‘We live in a political world
Wisdom is thrown in jail
It rots in a cell
Is misguided as hell
Leaving no one to pick up the trail’ -B. Dylan

In the wake of Prime Minister Benjamin Netanyahu’s reelection win this week, one takeaway remains indisputable: Israel’s politics continues to grow shadier, and there seems little to stem it.

Arnon Milchan, the titan of the Hollywood industry who has executive produced some of the best of American films from “Birdman” to “L.A. Confidential,” has also long been a part of Israel’s clandestine security apparatus. And for the past few years, Milchan has been linked to Netanyahu – who is now basking in his reelection victory on Tuesday.

Unfortunately, Milchan’s relationship to the prime minister is downright embarrassing for those who long believed Israel’s messy democracy is one to be envied. It is, in reality, heavily fraught, and prone to some of the most corrupt scandals in the world. Israel should not solely be a rule of laws, but also serve as a moral beacon; it’s long been that way.

While Milchan himself won’t be charged, Netanyahu has been indicted on charges of bribery, fraud and breach of trust in three different cases, including the one involving Milchan, which is known in Israel both as Case 1000 and the Illegal Gifts Affair.

“For years, (Milchan) had given bribes in the million to people in power, agents and state officials in order to advance Israel’s interests,” wrote Meir Doron, co-author of Confidential: The Life of Secret Agent Turned Hollywood Tycoon – Arnon Milchan.

It was reported that he secretly worked for Israel’s intelligence service where he acquired technology and weapons. A moderate at the time, he drew closer and closer to Netanyahu personally in the past decade, which led to an unpopular measure that came to aptly called the Milchan Law, giving tax benefits to rich Israelis like Milchan who return home.

“The idea was to encourage aliyah to Israel of wealthy people by turning Israel into a tax haven,”  Bar-Ilan University economist Avichai Snir told The Times of Israel. “The new (Milchan) law definitely gave a nudge and a wink to people who had dirty money and wanted to launder it.”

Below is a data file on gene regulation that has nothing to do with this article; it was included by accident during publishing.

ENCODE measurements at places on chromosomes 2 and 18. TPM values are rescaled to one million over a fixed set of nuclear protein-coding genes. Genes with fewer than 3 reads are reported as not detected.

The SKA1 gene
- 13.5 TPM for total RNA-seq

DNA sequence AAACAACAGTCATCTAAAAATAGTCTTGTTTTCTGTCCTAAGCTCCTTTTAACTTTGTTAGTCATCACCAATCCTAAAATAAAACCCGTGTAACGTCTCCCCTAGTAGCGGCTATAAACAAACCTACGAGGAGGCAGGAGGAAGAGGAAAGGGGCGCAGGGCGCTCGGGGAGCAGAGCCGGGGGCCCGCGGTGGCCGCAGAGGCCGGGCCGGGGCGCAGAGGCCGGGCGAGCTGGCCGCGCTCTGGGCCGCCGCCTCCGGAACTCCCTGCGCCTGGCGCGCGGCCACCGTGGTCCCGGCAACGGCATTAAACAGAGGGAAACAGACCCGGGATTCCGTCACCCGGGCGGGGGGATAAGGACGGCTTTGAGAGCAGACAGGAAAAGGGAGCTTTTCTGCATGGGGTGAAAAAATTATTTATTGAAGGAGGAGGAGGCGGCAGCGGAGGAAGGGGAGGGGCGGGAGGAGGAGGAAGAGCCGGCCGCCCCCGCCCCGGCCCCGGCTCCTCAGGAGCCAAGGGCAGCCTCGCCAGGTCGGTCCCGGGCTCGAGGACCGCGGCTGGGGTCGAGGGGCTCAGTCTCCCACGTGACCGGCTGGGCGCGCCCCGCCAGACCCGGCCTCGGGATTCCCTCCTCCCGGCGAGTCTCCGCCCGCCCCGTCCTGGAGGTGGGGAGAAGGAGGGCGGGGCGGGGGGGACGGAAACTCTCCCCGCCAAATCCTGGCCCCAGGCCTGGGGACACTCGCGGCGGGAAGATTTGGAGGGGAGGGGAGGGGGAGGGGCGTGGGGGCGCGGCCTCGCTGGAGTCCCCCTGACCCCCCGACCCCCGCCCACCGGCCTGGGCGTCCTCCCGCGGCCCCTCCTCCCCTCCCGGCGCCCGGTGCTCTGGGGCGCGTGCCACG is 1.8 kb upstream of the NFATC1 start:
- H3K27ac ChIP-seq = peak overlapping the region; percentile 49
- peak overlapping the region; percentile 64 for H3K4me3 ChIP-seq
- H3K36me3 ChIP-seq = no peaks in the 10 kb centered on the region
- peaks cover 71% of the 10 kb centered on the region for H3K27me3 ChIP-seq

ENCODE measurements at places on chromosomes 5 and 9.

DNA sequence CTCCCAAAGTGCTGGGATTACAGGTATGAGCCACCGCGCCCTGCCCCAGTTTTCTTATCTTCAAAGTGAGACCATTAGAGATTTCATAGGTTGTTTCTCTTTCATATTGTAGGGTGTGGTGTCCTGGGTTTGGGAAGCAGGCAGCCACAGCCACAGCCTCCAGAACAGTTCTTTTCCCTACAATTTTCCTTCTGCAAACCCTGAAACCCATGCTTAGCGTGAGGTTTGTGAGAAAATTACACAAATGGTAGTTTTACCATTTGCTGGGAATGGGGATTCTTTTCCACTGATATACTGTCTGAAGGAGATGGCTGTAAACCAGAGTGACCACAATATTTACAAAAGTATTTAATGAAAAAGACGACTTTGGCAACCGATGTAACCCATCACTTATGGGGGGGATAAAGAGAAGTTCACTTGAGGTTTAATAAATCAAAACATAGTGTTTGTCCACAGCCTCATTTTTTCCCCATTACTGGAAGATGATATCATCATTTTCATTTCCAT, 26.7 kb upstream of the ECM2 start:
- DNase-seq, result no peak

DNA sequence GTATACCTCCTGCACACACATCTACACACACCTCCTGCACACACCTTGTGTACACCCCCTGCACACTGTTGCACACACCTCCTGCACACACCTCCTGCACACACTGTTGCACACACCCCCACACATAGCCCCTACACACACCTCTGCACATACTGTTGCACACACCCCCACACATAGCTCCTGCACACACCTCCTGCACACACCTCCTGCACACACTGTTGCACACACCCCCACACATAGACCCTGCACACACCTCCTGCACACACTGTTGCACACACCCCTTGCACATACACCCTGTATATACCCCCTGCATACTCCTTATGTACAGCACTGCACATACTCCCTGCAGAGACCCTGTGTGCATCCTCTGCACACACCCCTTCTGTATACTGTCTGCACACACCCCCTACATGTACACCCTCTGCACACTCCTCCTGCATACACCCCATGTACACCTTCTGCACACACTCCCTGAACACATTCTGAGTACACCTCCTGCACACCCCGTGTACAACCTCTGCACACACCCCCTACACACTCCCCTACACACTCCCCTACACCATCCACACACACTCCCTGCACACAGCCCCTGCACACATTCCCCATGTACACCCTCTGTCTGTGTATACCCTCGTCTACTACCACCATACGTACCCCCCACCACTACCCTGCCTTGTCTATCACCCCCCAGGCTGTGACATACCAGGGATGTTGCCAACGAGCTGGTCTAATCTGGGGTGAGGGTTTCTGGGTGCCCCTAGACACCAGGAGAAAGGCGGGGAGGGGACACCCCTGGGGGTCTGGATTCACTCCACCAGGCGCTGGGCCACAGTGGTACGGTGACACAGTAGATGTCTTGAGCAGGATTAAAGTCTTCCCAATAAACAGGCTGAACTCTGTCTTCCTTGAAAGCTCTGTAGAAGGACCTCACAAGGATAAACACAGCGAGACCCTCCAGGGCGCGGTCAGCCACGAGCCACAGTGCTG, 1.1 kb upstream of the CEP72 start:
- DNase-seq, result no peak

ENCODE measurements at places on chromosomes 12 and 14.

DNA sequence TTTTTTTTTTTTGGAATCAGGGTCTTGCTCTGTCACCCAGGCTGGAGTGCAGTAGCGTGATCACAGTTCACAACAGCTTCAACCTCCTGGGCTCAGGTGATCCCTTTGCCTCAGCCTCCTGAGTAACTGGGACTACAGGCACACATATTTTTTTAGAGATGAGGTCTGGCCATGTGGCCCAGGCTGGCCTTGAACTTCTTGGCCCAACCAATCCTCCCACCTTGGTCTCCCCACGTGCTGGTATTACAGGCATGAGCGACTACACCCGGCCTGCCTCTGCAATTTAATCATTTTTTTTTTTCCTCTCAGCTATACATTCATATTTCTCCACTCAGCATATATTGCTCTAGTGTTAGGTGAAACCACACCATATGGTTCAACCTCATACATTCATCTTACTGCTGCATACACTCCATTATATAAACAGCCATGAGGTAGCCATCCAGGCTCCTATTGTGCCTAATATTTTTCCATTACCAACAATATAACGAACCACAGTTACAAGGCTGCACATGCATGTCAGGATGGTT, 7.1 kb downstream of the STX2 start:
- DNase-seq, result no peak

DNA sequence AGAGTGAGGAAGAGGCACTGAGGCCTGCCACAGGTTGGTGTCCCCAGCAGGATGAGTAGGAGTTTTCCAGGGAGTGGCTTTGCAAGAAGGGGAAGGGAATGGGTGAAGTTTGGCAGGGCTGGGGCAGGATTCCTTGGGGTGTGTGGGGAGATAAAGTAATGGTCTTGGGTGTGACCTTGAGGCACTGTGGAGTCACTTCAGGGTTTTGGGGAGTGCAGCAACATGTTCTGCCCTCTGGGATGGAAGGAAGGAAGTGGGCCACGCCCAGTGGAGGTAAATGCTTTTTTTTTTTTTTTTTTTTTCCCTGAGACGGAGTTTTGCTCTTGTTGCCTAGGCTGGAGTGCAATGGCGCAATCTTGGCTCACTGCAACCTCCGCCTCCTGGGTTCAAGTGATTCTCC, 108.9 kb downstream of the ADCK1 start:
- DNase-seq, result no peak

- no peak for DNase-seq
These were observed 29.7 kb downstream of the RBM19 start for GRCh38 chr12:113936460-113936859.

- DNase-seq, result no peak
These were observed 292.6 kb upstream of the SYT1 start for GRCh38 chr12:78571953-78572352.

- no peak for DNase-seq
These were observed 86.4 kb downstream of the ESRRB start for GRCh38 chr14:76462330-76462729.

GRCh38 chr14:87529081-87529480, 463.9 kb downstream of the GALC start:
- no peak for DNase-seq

In regard to this scandal, Netanyahu insisted the products received were merely gifts from Milchan, dismissing the investigation as a “witch hunt.” This illustrates that Israel, while always a loud and obnoxious democracy, is shifting toward being an amoral one that flouts norms, such as egregious money laundering schemes. For these dubious charges to be glossed over because of its national defense concerns are hardly reconcilable.

Netanyahu’s scandals are indeed real, which is why the right wing bloc did not win in progressive cities like Tel Aviv, Haifa, Ra’nana, or Rehovot where its citizens undoubtedly feel repulsed by him. They believe him to be a politically shrewd but corrosively cynical politician prone to money laundering, and even worse.

A two-year police investigation is hardly a witch hunt, and its gnarly crumbs remain a blight on Israeli society. After all, even Milchan’s story changed as the investigation intensified, providing investigators with testimony that the gifts given were put forth by demands made by the Netanyahus.

The emboldened right wing government will sure dismiss the Milchan law, and all similar scandals as distractions by its political foes. And yet offshore account scandals by nefarious oligarchs in and around Eastern Europe who have connections to Israel remain unabated. Names like Kolomoisky and Abramovich will inundate the news in ensuing months, and all signs point to the Netanyahu government turning the other cheek since after all, “they like us.”

Perhaps the relative calm in recent years has opened this chasm, but it still does not make it right. If this gulf of moral judgement widens even further, Israel will never be that “light onto the nations,” like it once was; just another flawed democracy routinely marked by scandal, which will make criticism hurled at it even harder to defend by even its most ardent supporters.


  • My experience is writing, reporting, and documenting personal narrative pieces through articles and the creative arts. My writings and articles often concern foreign policy, but I remain passionate about the importance of press freedom, largely in nascent democracies. I continue to interview dissidents, filmmakers, ambassadors, poets, and self-censored journalists, oft-times in regimented societies.